5. Head Growth – Some varieties of goldfish, including the Oranda,
    Lionhead, and Ranchu have a growth on the head known as a “wen.” This
    growth looks like a raspberry, and causes a distinct appearance, similar to
    a lion’s mane, when viewed on the fish. Several varieties of head growth
    are recognized.
    a. Goose head – growth limited primarily to the top of the head, with
    little or no “wen” occurring on the cheeks or opercula.
    b. Tiger head – head growth which appears on the top of the head
    and on the cheeks of the fish.
    c. Lionhead – Full head growth, which appears on the top of the
    head, cheeks, and opercula.
    6. Dorsal fin characteristics – the fin located on the back of the fish is known
    as the dorsal fin. In some varieties (Ranchu, Lionhead, Celestial, and
    Bubbleye), the dorsal fin is not present. The dorsal-less varieties can be
    further sub-divided into the Ranchu and Lionhead type of back profile.
    a. In the Ranchu type back profile, the back is gently arched, until it
    reaches the caudal peduncle, when it sharply angles downward and
    meets the tail at a 45 degree angle.
    b. In the Lionhead type back profile (which is also shared with the
    Celestial and Bubbleye), the back is much straighter than that of
    the Ranchu, and joins the tail at an angle that is much less severe
    than in the Ranchu-type tail.
    7. Other growth characteristics of goldfish. Goldfish have been selectively
    bred for growth characteristics over the centuries. A partial listing of
    these characteristics appears below.
    a. Narial bouquets – a tuft-like series of growth appearing on the
    narial area (nose) of the fish, which in fully developed specimens
    resembles a cheerleader’s pom-pom.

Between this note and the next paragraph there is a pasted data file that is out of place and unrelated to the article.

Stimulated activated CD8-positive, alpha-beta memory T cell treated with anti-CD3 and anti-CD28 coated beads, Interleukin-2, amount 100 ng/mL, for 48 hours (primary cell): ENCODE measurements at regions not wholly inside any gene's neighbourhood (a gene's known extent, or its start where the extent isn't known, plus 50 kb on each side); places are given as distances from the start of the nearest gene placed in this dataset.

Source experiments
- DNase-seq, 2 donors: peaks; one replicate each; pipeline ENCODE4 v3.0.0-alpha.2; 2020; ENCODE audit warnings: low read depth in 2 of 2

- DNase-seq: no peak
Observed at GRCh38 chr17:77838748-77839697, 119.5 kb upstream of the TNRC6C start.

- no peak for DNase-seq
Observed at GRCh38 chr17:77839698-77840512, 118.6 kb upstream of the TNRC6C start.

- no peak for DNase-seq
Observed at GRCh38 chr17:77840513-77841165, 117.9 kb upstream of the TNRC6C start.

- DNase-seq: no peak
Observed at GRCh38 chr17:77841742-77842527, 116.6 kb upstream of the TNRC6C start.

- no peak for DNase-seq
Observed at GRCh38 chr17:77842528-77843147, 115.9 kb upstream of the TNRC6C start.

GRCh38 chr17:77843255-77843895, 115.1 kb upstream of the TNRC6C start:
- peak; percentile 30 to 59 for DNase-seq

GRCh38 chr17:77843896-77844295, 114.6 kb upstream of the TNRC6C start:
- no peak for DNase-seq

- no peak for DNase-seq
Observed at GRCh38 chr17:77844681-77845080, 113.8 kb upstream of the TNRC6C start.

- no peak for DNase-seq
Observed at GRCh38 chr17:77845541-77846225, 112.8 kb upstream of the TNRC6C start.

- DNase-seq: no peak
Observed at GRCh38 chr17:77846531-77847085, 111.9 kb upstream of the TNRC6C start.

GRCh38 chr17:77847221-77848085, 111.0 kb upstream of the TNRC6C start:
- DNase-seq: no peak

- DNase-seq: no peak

b. Pearlscale – an encrustation on each scale of the fish, causing the
    scale to appear to have a miniature dome in the center. In the
    best specimens, the pearling occurs over the body of the fish, and
    wraps around the entire fish completely.
    c. Out-turned operculum – a fish with the gill-plates turned-over, so
    that the gills are revealed.
    8. Body shape characteristics – Body shape characteristics are varied among
    goldfish types, and are difficult to succinctly categorize, since body shapes
    can vary within the same variety (as an example, and Oranda may have a
    fantail or Veiltail body conformation).
    a. Streamlined body shape – this shape is found on the common
    goldfish, Shubunkin, and Comet varieties. It is the basic torpedo
    shape common to most types of fish.
    b. Fantail shape – This body shape is more egg-like, and produces a
    rounded profile in the fish. This body type is commonly seen in the
    fantail, some varieties of telescope, some Oranda bodies (especially
    on the Red Cap), some Pearlscales, and on the celestial and
    bubble-eye.
    c. Veiltail body type – this body type is similar to that of the Ryukin,
    without the hump on the back. It is more rounded than that of the
    fantail, and the body depth is approximately ¼ to 1/3 deeper than
    that of the traditional fantail. This body type is found on some
    Telescopes, some Orandas, Pearlscale, Veiltails, and some ribbon
    tails.
    d. Lionhead or Ranchu body type – A very rounded body type, with a
    depth that is ¼ to 1/3 greater than that of the Veiltail variety. The
    body appears chunky. Especially in the area of the caudal peduncle,
    which does not flare out to meet the tail as on most fish, but looks
    more like a part of the body.

    Rick